As such, many have chosen to rely on the sweet public transport system. It was also surprisingly cheaper than what I payed in either Canada or Japan. In addition, the roads are immaculate (yet another bonus of those car taxes, smooth & maintained roads). Definitely a far stretch from the notoriously potted streets of my native Montreal.

The Singapore skyline at sundown.
Singapore plans to focus its budget on health and infrastructure. Click the image more.

4. If You Build It…

Singapore has grown exponentially since its independence (in 1965), developing into an economic powerhouse. In keeping with its prosperity, it has also been building up a storm! Thankfully, they’re also considering energy reduction and environmental impact. Indeed, the country is host to some pretty impressive infrastructure. What makes it even cooler, is how they’re becoming increasingly efficient and more sustainable.

One would expect nothing less from a country that has figured out that it needs to manage its very limited surface area. It’s considered the Asian Wakanda for good reason! The buildings are often stylish, smart, and well-integrated with green.

Super Cool Singapore Buildings.
Clockwise from the TL:  The Telok Ayer Market, the Marina Bay Sands, the ArtScience Museum, and the Esplanade Theater (click for other goodies).

Eye-Catching Architecture

The emphasis on innovation and sustainability also makes for some extraordinary architecture! For a taste, check out some of the iconic buildings pictured above. Probably best-known is the massive and luxurious Marina Bay Sands. Their soaring towers preside over the skyline with what appears to be a surfboard (equipped with a spectacular infinity pool) across 3 towers.

Then there’s the double-dome structure called the Esplanade Theater. It’s where you’ll find the Singapore Symphony Orchestra and a host of other musical delights. Its unique shape also gives rise to its alternate name, “the Durian.” It’s a tasty-smelly fruit that many locals adore (see Great Big Story).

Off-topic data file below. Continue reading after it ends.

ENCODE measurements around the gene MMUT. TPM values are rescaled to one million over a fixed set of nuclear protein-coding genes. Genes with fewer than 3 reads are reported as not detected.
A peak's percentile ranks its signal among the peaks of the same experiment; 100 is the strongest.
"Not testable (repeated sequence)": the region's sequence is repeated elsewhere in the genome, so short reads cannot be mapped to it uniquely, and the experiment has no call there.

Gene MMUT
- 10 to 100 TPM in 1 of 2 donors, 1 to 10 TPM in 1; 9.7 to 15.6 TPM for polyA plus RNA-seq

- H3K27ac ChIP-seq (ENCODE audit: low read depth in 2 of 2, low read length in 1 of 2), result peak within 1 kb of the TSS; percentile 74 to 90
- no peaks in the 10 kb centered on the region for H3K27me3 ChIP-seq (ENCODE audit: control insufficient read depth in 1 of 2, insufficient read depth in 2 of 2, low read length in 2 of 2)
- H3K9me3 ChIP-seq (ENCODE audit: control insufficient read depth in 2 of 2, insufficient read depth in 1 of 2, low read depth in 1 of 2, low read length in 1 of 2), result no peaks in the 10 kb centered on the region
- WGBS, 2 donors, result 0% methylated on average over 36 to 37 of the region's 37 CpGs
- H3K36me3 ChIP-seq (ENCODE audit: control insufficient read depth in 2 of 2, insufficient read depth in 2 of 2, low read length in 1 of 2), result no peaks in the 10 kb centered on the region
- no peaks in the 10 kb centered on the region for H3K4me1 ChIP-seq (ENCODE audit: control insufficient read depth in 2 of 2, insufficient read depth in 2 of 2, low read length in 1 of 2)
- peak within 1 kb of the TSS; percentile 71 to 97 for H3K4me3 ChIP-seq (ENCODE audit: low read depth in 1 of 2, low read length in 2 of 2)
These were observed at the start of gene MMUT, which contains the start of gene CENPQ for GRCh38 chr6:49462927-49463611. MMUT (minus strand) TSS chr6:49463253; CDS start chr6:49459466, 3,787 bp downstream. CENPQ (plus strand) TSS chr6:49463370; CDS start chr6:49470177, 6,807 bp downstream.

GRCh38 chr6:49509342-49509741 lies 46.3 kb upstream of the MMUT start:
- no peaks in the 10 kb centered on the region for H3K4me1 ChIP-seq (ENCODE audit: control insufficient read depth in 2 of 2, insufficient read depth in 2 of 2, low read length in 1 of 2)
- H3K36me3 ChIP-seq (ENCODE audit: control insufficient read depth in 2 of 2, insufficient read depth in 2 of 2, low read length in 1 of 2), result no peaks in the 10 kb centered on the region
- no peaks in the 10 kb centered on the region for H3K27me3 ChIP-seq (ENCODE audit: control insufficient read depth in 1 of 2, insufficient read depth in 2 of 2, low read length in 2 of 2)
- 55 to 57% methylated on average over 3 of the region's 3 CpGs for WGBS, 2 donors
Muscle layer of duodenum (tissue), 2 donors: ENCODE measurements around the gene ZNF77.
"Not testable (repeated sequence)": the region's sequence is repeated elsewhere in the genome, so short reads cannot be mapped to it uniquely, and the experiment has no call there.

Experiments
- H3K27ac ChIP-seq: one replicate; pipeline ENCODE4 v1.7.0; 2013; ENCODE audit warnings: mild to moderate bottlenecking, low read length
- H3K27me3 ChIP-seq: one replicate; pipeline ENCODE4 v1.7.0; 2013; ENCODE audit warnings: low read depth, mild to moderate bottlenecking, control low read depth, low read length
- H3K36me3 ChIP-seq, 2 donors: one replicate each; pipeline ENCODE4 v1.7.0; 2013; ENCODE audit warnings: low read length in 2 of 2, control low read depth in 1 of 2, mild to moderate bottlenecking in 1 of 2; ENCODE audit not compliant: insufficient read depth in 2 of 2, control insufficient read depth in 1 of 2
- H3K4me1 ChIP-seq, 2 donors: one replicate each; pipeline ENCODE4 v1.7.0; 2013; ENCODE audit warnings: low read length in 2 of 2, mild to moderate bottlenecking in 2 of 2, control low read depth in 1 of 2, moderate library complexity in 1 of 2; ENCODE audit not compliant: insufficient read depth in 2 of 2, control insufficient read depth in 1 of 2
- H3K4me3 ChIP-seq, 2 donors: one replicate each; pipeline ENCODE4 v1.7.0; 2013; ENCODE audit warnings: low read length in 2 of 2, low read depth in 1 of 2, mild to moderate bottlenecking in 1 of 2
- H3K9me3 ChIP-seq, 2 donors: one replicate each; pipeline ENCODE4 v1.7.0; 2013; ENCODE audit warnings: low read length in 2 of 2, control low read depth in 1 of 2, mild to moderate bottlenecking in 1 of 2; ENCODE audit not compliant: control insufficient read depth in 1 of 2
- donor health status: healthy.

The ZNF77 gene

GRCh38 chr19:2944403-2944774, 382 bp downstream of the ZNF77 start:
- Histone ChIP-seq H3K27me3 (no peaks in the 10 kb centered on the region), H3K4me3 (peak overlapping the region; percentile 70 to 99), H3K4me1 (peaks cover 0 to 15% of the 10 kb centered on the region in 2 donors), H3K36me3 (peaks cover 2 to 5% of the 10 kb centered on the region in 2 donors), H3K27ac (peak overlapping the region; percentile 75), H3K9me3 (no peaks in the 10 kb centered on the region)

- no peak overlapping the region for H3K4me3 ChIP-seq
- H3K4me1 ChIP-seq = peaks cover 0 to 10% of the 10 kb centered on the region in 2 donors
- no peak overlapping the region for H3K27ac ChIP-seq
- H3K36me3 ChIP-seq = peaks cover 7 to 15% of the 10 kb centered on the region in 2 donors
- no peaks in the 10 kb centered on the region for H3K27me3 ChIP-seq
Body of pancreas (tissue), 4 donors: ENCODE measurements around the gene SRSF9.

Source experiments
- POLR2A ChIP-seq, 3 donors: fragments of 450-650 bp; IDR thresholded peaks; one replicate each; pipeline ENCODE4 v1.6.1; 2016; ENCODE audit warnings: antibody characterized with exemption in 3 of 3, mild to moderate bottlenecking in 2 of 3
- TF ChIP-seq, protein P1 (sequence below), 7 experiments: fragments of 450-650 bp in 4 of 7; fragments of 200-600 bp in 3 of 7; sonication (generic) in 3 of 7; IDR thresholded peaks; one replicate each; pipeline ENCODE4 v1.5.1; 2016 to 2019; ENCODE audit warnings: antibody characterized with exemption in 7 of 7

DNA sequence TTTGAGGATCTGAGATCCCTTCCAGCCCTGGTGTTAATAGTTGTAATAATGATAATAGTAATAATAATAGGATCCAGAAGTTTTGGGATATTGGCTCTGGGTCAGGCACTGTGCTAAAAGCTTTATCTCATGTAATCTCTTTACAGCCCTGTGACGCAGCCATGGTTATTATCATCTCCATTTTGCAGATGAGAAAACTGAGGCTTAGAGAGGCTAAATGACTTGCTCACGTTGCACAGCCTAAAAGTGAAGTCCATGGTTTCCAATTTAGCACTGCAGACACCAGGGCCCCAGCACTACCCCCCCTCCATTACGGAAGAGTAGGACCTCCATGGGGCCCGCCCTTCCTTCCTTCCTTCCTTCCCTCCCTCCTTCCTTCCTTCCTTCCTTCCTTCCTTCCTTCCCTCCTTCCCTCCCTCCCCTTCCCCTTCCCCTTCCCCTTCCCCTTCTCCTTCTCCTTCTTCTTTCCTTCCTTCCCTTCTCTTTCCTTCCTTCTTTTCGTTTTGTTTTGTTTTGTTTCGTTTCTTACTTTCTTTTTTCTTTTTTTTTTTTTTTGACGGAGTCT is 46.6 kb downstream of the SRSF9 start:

There is plenty of other fascinating architecture to discover! However to complete my round up of the top landmarks in Singapore, I have to mention the lotus-shaped ArtScience Museum, and finally the flavor-filled Telok Ayer (Hawker) Market. Both are worthy of your admiration and potential visit. 😉

Click this sweet mage of Singapore’s Supertrees to learn more.

Singapore Superstructures

There are all kinds of other extraordinary buildings and environmentally-friendly designs that make Singapore worthy of research and exploration. But having awesome infrastructure also implies something more. It also means that the island nation’s transport arteries run smoothly and efficiently. And it doesn’t stop there.

Once again, Singapore is pushing the limits in an effort to maximize efficiency, optimization, and sustainability. Its continued investment in infrastructure generates all kinds of developments in harnessing energy, maximizing water resources, and even increasing local agricultural output (think vertical and rooftop farms).

Finally, some of the most remarkable and inspiring structures to be seen in Singapore are its collection of Supertrees (cover pic). There are 18 of these colossal “trees” that are covered in all manner of plants and light up the night with solar-powered wonder. They were designed to service various sustainable functions, in keeping with the trees that they were meant to emulate.

Floating Solar, The Tenegeh Reservoir, Singapore.
A floating solar array at the Tengeh Reservoir, Singapore [image from HDB].

5. Emission Control

My final point is directly related to the climate crisis. Singapore has demonstrated genuine efforts to reduce its carbon footprint. Although they are still heavily reliant on fossil fuels, they have indicated their intent to migrate towards renewables.

Indeed, there’s more solar power popping up all around the country, as well as the development of floating solar (see above). Singapore appears to be taking its climate commitments seriously. The country has recently implemented a carbon tax (rolled out this month), which they plan on raising aggressively over time (The Straits Times). Hopefully, we will soon see a significant reduction in fossil fuels as a result.

Singapore has shown that is recognizing the need for sustainable management. From what I could see, it has done a pretty good job of implementing it so far. I’m excited to see what they have planned next, and what other innovations they can share with the world! For more on Singapore’s leading edge techniques, check out this episode of National Geographic’s City of the Future posted below. Enjoy!

National Geographic’s City of the Future: Singapore

Plenty to learn!